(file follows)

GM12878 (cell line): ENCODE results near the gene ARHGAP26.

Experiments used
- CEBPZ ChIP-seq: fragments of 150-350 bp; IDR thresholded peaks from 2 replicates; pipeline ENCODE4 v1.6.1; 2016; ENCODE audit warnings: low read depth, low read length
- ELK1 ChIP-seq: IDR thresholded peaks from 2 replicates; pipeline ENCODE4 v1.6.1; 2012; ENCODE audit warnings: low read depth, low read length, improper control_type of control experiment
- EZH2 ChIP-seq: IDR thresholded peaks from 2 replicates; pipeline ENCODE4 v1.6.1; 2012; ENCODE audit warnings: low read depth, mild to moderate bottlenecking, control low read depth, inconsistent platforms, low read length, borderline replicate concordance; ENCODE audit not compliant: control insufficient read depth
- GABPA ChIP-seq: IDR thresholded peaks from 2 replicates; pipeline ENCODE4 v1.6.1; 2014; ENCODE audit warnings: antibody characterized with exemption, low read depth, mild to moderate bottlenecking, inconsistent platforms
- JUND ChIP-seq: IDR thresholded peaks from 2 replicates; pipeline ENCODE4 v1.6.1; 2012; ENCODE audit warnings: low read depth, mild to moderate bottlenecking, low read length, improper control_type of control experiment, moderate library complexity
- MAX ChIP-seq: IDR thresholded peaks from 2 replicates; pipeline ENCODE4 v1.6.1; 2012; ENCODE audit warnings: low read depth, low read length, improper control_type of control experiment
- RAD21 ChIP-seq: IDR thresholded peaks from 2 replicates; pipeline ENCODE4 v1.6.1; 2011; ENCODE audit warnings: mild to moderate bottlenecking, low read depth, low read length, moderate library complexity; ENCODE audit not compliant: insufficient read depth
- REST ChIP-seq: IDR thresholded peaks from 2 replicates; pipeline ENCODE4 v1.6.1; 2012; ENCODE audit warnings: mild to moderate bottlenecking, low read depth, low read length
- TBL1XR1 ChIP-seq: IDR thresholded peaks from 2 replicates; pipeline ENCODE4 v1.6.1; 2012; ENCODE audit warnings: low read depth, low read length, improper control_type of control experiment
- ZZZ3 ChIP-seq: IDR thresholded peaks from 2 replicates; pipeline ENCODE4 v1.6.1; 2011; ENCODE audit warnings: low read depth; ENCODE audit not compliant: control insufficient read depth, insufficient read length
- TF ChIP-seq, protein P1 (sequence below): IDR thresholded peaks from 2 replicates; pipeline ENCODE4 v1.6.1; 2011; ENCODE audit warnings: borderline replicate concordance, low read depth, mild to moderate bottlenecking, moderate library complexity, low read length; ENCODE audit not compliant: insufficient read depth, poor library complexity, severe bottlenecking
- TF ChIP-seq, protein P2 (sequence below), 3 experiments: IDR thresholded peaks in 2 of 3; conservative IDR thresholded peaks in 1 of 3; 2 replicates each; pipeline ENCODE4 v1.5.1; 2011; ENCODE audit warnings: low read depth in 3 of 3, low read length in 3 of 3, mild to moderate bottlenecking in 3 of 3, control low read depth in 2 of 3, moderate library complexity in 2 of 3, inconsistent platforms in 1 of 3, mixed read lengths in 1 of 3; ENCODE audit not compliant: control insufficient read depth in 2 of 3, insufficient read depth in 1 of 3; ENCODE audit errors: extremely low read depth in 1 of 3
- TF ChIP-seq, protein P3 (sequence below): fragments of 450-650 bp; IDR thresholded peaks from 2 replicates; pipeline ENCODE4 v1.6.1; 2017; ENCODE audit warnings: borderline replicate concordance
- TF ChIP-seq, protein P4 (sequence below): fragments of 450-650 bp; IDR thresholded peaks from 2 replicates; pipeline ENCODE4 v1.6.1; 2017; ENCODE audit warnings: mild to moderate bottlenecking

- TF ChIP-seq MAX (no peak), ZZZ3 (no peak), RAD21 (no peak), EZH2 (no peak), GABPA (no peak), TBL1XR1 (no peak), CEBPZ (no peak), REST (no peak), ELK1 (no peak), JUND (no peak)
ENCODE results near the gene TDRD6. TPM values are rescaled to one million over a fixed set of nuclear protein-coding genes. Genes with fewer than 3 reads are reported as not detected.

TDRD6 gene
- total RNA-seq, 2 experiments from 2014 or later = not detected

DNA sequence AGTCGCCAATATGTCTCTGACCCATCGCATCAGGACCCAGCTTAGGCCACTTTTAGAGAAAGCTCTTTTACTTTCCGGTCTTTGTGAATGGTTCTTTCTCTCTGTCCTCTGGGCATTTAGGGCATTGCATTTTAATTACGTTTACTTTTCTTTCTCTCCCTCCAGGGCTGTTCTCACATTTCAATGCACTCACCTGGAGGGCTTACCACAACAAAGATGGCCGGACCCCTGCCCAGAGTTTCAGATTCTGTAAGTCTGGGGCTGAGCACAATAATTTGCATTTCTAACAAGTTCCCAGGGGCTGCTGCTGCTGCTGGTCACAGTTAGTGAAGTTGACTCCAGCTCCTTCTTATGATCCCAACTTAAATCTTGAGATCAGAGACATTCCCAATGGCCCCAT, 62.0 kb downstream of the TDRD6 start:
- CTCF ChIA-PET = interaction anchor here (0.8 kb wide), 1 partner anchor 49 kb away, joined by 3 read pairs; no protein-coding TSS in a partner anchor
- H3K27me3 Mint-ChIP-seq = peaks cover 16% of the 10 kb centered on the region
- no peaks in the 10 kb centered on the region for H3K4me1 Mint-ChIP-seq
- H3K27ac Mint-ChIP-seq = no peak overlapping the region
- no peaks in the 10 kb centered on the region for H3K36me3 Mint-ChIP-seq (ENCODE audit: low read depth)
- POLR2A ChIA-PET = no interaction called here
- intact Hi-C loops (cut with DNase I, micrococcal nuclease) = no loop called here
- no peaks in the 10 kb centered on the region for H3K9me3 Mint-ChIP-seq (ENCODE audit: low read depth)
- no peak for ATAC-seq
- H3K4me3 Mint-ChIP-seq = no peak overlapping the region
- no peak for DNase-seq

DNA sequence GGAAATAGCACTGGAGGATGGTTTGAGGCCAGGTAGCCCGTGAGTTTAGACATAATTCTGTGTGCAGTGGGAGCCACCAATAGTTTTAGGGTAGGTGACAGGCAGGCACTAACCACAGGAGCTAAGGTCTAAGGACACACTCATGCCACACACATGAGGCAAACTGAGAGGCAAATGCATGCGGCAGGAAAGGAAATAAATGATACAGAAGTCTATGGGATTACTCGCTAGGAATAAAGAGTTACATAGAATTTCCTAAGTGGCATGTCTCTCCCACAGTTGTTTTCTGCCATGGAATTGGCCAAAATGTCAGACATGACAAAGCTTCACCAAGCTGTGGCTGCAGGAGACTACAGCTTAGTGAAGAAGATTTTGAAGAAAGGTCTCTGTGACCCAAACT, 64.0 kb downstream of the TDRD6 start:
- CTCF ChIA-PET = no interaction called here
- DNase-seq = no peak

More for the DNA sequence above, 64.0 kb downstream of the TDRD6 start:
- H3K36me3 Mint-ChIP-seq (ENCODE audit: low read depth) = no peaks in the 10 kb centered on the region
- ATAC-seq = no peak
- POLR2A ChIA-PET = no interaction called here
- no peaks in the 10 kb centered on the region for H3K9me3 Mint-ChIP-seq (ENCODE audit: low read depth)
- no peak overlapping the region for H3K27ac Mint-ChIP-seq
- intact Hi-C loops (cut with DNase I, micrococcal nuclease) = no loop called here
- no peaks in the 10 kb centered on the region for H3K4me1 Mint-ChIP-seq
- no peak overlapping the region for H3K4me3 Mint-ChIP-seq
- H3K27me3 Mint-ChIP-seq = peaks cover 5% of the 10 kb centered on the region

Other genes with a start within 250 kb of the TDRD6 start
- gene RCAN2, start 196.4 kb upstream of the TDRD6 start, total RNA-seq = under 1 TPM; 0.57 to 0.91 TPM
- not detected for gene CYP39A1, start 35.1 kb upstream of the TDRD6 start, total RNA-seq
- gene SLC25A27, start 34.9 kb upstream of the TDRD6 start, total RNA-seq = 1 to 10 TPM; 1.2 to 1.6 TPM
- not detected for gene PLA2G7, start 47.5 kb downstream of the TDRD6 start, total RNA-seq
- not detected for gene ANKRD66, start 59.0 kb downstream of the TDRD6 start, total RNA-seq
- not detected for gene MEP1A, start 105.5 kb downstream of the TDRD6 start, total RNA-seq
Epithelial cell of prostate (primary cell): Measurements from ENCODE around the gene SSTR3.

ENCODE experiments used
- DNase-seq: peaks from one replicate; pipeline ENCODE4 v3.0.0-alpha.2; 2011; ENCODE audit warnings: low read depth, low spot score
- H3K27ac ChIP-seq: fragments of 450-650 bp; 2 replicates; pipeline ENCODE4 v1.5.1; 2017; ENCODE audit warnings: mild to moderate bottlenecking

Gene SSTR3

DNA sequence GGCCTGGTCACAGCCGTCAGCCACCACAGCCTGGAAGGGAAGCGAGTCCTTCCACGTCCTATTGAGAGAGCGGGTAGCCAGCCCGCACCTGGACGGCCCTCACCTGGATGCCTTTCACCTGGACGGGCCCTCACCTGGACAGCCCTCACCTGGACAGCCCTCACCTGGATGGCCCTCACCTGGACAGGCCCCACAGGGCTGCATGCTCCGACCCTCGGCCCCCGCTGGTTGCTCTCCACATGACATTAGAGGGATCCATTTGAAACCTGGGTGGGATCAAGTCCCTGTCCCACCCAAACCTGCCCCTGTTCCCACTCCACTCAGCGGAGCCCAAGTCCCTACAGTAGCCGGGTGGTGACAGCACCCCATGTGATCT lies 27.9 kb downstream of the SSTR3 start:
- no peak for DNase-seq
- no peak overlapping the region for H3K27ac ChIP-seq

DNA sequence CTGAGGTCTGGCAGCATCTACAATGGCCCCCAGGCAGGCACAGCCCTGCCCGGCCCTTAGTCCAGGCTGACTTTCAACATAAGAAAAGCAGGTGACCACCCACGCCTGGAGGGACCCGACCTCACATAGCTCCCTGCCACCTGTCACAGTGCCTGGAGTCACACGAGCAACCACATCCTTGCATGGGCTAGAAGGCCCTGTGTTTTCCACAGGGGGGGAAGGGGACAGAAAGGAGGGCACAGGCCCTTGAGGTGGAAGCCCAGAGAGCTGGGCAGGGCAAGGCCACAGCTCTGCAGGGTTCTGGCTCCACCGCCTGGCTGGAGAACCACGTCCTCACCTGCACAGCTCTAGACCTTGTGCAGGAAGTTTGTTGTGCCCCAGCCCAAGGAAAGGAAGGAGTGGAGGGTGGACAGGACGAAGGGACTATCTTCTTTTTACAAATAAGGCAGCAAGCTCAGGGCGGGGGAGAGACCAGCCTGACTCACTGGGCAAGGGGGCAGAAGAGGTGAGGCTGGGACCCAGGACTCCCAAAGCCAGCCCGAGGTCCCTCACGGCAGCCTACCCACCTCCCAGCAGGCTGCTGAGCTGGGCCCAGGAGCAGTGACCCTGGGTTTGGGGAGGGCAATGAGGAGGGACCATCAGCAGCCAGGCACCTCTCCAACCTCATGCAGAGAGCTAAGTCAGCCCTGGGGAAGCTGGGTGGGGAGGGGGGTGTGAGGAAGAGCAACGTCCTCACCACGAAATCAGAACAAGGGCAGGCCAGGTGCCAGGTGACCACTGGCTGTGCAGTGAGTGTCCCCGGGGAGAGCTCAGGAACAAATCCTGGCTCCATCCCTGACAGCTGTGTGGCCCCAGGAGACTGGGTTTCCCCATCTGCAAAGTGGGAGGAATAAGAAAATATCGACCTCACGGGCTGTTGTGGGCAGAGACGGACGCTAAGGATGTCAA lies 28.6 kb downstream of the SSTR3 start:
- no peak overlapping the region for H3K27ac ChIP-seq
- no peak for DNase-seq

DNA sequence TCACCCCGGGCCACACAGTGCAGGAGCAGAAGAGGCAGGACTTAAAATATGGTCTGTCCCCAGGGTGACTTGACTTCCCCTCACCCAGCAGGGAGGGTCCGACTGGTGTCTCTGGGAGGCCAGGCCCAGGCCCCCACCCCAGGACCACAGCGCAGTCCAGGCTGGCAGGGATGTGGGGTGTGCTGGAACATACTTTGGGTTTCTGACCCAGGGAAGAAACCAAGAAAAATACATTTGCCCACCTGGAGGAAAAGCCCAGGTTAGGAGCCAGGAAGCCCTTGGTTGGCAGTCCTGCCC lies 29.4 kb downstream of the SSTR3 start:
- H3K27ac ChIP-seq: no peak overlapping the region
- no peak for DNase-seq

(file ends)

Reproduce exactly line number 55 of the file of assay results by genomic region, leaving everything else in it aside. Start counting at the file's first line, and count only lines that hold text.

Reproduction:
- DNase-seq: peaks from one replicate; pipeline ENCODE4 v3.0.0-alpha.2; 2011; ENCODE audit warnings: low read depth, low spot score